Nothing drives me more bonkers than hearing people whistfully say they’re just “looking for their Mr. Darcy”. To them I say: put down your book, turn off that DVD, and listen up:
1. Mr. Darcy Is Actually Kind Of A Dick
Look, I get it. He wears super tight pants, secretly pines for you, and never got really drunk and embarrassed you at that party last Christmas. But Mr. Darcy is not who you want. Fitzwilliam Darcy is a guy hell bent on sticking his nose into other people’s business and maintaining an oppressive class structure that enables him to live a life of luxury and privilege at the expense of pretty much everyone else. He’s moody, unemployed, rude, full of pride, and – you guessed it – prejudice.
2. These Are Different Times (And That’s Good)
Let’s historically contextualise things a bit here, shall we? If a guy is ignoring you, it isn’t because he’s wrestling with how best to act with decorum and propriety in the face of extremely rigid social mores. It isn’t likely that he has a massive inherited estate to find a suitable mistress for, either. Chances are you two just aren’t as compatible as you’d imagined, and that’s ok. We live in an era that affords us the ability to be straightforward with potential partners without long winded letters and months of silence. Expect more of your men. Plus we’re also much more likely to live past 60 and delivery pizza is a thing. 2015 is a wonderful time to be alive, treasure it.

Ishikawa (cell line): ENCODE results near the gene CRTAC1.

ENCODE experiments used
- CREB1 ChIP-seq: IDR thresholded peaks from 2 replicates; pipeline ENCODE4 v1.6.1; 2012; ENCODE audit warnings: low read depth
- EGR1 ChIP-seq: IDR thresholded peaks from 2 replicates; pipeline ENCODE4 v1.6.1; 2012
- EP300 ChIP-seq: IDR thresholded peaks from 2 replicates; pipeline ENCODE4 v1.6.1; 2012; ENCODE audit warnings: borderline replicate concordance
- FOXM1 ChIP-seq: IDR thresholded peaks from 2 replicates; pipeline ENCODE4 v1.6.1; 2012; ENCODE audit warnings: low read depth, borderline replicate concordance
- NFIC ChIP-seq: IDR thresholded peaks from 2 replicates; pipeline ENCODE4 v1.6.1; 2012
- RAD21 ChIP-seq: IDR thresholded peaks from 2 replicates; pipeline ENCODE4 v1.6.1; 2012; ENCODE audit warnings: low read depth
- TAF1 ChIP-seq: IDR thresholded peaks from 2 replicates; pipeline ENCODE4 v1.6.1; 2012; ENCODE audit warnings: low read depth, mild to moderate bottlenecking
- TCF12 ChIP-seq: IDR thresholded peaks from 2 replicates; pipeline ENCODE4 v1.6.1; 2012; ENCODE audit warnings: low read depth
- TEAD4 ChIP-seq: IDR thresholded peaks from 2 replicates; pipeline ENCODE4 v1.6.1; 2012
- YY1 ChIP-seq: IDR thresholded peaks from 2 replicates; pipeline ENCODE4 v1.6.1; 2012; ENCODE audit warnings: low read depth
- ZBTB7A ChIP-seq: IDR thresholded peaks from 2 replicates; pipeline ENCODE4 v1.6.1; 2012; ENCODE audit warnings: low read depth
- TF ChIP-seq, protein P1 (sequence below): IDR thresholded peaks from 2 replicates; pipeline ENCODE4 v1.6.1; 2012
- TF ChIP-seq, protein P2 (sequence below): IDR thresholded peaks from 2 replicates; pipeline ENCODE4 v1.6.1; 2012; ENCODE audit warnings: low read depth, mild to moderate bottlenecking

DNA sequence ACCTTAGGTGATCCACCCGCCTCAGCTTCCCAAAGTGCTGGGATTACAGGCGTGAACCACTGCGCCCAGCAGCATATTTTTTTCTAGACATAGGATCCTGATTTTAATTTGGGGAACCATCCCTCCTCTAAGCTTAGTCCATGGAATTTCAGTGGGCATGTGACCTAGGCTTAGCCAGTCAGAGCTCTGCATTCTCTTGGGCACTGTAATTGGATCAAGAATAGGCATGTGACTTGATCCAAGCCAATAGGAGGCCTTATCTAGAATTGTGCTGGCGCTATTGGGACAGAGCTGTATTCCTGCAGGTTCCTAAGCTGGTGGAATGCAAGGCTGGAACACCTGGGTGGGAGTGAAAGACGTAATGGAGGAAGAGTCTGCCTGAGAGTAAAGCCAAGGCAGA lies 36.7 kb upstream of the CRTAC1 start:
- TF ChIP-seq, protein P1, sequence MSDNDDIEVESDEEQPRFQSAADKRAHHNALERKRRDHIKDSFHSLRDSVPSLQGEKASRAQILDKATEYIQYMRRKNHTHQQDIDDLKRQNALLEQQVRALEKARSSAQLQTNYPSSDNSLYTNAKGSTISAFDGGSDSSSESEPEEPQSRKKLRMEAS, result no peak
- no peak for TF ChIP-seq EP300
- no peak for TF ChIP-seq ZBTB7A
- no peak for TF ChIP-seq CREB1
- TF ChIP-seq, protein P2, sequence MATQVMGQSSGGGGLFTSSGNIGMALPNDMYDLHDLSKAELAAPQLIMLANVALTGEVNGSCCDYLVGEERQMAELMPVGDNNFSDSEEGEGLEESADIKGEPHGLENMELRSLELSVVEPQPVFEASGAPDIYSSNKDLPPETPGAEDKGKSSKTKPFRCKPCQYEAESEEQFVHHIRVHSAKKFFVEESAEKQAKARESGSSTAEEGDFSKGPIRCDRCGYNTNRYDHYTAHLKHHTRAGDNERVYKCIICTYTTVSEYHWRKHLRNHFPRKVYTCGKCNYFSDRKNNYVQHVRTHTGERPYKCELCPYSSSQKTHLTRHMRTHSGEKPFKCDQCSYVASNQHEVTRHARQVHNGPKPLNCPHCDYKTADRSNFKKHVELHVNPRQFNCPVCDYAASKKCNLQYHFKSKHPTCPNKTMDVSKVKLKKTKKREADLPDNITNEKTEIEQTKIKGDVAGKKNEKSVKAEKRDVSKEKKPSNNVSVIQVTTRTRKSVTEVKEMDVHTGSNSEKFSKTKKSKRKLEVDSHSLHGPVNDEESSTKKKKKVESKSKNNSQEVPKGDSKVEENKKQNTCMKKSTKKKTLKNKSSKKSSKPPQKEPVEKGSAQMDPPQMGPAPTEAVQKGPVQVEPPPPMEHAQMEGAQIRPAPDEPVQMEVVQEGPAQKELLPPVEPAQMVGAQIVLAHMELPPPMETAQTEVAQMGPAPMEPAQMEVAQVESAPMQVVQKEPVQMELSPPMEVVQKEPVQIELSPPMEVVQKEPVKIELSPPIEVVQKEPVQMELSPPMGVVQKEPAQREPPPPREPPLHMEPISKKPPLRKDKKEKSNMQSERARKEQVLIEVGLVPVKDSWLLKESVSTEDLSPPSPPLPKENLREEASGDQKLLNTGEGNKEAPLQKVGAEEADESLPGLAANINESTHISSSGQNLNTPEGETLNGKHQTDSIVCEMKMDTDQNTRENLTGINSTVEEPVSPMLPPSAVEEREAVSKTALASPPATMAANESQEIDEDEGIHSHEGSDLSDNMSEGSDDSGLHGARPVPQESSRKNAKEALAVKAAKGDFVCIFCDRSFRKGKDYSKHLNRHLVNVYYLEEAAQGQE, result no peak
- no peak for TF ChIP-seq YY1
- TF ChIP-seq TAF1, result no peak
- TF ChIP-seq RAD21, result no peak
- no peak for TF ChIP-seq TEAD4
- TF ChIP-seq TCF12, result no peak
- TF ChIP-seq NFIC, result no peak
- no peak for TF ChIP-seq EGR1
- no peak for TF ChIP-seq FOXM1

3. Men Will Never Be Colin Firth Emerging From a Pond
4. Darcy Never Made You (Or Elizabenth Bennett) Laugh
This is pretty self-explanatory, but can you imagine a life with anyone so sullen, reserved, and humourless? Spend time with people who make you laugh and who you can make laugh – anyone else is wasting your time.
5. Bingley Was Better Anyway
My friend has a theory that the “Second Guy” is always better. The theory certainly holds up in Romeo and Juliet, as Benvolio is the non-drama-queen-totally-still-alive-at-the-end dream boat we all deserve, and not Romeo. In Pride and Prejudice the dramatic lead, with his moods, sighs, and disregard for others is nothing compared to his easy going, kind friend, Mr. Bingley. He may not be as rich or important as Mr. Darcy, but Bingley, with his goofy grin, good manners, and uninhibited enthusiasm for Jane Benett proves the far superior gentleman.